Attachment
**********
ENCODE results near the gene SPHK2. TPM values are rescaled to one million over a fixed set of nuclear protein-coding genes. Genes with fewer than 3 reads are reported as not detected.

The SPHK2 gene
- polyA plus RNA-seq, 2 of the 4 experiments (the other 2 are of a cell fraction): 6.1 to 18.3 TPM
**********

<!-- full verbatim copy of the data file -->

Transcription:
ENCODE results near the gene SPHK2. TPM values are rescaled to one million over a fixed set of nuclear protein-coding genes. Genes with fewer than 3 reads are reported as not detected.

The SPHK2 gene
- polyA plus RNA-seq, 2 of the 4 experiments (the other 2 are of a cell fraction): 6.1 to 18.3 TPM